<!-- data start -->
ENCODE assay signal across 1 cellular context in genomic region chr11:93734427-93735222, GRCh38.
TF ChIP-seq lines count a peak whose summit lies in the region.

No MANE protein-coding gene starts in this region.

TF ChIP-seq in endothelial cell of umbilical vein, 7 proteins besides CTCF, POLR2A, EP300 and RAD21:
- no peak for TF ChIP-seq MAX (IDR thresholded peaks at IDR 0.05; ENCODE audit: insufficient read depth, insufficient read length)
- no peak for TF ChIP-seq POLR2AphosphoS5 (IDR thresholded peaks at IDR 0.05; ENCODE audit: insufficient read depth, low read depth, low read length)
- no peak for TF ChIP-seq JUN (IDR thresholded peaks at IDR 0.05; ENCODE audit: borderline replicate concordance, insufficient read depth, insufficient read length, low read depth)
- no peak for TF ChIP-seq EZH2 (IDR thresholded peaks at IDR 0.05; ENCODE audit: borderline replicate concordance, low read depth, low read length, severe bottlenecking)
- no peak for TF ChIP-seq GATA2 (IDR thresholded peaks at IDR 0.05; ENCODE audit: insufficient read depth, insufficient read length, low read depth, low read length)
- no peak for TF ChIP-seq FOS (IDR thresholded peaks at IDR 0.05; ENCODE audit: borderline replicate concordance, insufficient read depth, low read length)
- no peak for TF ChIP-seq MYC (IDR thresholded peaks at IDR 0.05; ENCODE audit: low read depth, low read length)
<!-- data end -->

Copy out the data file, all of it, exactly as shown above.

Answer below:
ENCODE assay signal across 1 cellular context in genomic region chr11:93734427-93735222, GRCh38.
TF ChIP-seq lines count a peak whose summit lies in the region.

No MANE protein-coding gene starts in this region.

TF ChIP-seq in endothelial cell of umbilical vein, 7 proteins besides CTCF, POLR2A, EP300 and RAD21:
- no peak for TF ChIP-seq MAX (IDR thresholded peaks at IDR 0.05; ENCODE audit: insufficient read depth, insufficient read length)
- no peak for TF ChIP-seq POLR2AphosphoS5 (IDR thresholded peaks at IDR 0.05; ENCODE audit: insufficient read depth, low read depth, low read length)
- no peak for TF ChIP-seq JUN (IDR thresholded peaks at IDR 0.05; ENCODE audit: borderline replicate concordance, insufficient read depth, insufficient read length, low read depth)
- no peak for TF ChIP-seq EZH2 (IDR thresholded peaks at IDR 0.05; ENCODE audit: borderline replicate concordance, low read depth, low read length, severe bottlenecking)
- no peak for TF ChIP-seq GATA2 (IDR thresholded peaks at IDR 0.05; ENCODE audit: insufficient read depth, insufficient read length, low read depth, low read length)
- no peak for TF ChIP-seq FOS (IDR thresholded peaks at IDR 0.05; ENCODE audit: borderline replicate concordance, insufficient read depth, low read length)
- no peak for TF ChIP-seq MYC (IDR thresholded peaks at IDR 0.05; ENCODE audit: low read depth, low read length)